On health apps

On health, On sex ed

As the end of the school year nears, people start to panic about pretty much everything. This is especially true for those of you who are graduating. College kids are always stressed and broke. Here are a few free apps that can help with stress, clear up questions, and help you try and keep some of your sanity.

First off Pacifica. Pacifica is a stress and anxiety reducing app. It uses actual treatments and teaches you how to apply them to your daily life. It comes with a mood/health tracker, meditations and mindfulness, relaxation techniques, self-help guidance, goals, progress tracker and peer community support. You can get it here for iOS and android with paid upgrades.

Another stress relieving app is called Headspace. This is a guided meditation app that gives you the skills to be happier and healthier. Level one is made up of ten guided meditations to start you off, with a paid subscription to access all of their meditations. You can get it here for iOS and andriod.

Calm is another meditation app. Unlike Headspace, Calm has guided and unguided meditations, breathing exercises, soundscapes. Calm also features sleep stories, which combine music, soundscapes and nice voices to send you off to sleep. Get it here for iOS or android.

Yoga Studio is one of the most popular yoga apps out there. It comes with hundreds of poses, videos, and guides for people of every level out there. Get it here for iOS or android.

My Sex Doctor is an app all about sex ed in the real world. It talks about pleasure, safe sex, STIs, your body, relationships, dating, flirting and anything in between. Get it here for iOS or andriod.

For anyone who gets a period, Eve is a fantastic period tracker and sexual health app. It helps track your cycle, gives you health tips, teach you more about your body and sex, and provides science based information on birth control, your body, birth control and sex. You can get it here for iOS or andriod with paid upgrades.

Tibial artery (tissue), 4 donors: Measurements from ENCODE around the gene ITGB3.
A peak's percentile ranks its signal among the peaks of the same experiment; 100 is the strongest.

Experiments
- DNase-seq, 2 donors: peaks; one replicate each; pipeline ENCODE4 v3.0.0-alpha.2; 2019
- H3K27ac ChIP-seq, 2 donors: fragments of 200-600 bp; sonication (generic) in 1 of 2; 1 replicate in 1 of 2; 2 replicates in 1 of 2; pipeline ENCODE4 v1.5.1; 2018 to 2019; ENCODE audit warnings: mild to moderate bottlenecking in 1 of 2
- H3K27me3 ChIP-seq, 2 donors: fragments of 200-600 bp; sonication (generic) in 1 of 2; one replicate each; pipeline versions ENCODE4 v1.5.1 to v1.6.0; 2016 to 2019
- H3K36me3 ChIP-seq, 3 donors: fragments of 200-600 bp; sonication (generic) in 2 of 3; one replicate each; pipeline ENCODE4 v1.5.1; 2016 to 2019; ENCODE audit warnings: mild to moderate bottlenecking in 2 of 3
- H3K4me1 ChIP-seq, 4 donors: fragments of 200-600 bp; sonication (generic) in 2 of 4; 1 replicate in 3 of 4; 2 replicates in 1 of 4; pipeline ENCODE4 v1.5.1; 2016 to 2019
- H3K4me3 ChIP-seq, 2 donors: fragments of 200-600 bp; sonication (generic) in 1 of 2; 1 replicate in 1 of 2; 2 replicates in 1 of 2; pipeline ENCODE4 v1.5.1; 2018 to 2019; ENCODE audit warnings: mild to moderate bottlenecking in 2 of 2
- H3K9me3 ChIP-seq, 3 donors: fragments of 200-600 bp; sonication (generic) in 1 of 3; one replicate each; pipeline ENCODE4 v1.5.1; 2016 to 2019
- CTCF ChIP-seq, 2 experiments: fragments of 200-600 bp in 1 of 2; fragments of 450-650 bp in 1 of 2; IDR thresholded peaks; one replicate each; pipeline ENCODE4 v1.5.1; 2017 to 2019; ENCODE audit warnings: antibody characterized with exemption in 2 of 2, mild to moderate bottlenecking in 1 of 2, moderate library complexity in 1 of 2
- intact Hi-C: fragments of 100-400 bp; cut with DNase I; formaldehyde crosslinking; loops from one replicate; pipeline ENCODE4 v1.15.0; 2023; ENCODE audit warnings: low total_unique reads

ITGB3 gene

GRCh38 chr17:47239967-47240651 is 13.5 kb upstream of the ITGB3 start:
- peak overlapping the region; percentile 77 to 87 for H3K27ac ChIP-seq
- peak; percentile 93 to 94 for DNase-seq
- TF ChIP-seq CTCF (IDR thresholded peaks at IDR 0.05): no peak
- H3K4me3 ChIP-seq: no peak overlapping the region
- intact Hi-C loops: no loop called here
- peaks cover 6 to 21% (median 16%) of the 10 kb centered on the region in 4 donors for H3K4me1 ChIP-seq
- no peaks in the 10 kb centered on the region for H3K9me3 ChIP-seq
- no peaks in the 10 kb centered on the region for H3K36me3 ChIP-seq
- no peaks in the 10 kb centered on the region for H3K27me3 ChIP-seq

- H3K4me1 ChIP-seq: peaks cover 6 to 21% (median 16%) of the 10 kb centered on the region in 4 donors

Planned Parenthood recently came out with their own period tracker app called Spot On. It tracks your cycle, symptoms, and provides accurate information on sex, birth control and your body. Get it here for iOS and android.

Evernote is a great organization app. It lets you list, take notes and pictures all while allowing you to share across devices. You can also share with other users of the app, making it useful for group projects. You can get it here for iOS or andriod.

None of the health apps are supposed to replace a real doctor. While they have accurate, scientific information, always go to a professional if you have a real concern.

Every good wish,



On pronouns

On sexuality

Traditionally, gender is binary, or split into two options: he and she. Gender fluidity, agender, intersex, and other non-binary identities challenge this idea. The idea that gender is more of a spectrum with masculinity and one end and femininity at the other is becoming more accepted. For society to be inclusive and respectful to all identities and expression of gender there needs to be a gender neutral pronoun. As we become more and more inclusive, the list of preferred pronouns grows.

The most common is “they”. It is used just like the plural they, but instead to refer to a singular person. Instead of “He enjoyed himself.” you would say “They enjoyed themself.” They and themself take the place of he and himself respectively. Other pronouns include co, en, ey, xie, yo and ze. People choose pronouns based off of personal identity and what they feel most comfortable with.

A handy guide from UCDavis lists them out here:
































hir (“here”)














Again, these are by no means the only options, just the ones most commonly used.

So some questions:

Why use gender neutral pronouns?

Using the correct pronouns is a respect thing. If you use someone’s preferred gender pronouns (PGP), it shows to them that you respect their gender identity. This is huge. More importantly, it shows that you respect them as a person. Using the wrong pronouns, intentionally or not, can make someone feel alienated or invalid. It’s just as insulting to be called “he” if you identify as “she” as it is to be if you identify as “ze”.

How do I ask someone’s pronouns?

It can be an awkward thing to do. Chances are, the person will be happy you asked. Again, its a show of respect.

One way to ask is to introduce yourself with your pronouns and then ask the other person. Example: “My name is _______ and my pronouns are _____/_____. What about you?”

You could ask just ask directly “What pronouns do you prefer?”

When in doubt, just use the person’s name. It can be awkward to ask, but its more awkward to assume.

What if I make a mistake?

It is perfectly okay. Just correct yourself, apologize and keep going. The fact that you’re making an effort is a good thing.

Remember to always keep in mind the person’s needs. Keep in mind if they are closeted or not. Many people are open with their identities in some circles and not others. Ask in what situations each pronoun is appropriate or what the person is comfortable with. The last thing you want to do is out them by accident.

As always, keep an open mind, do your research and communicate!

Every good wish,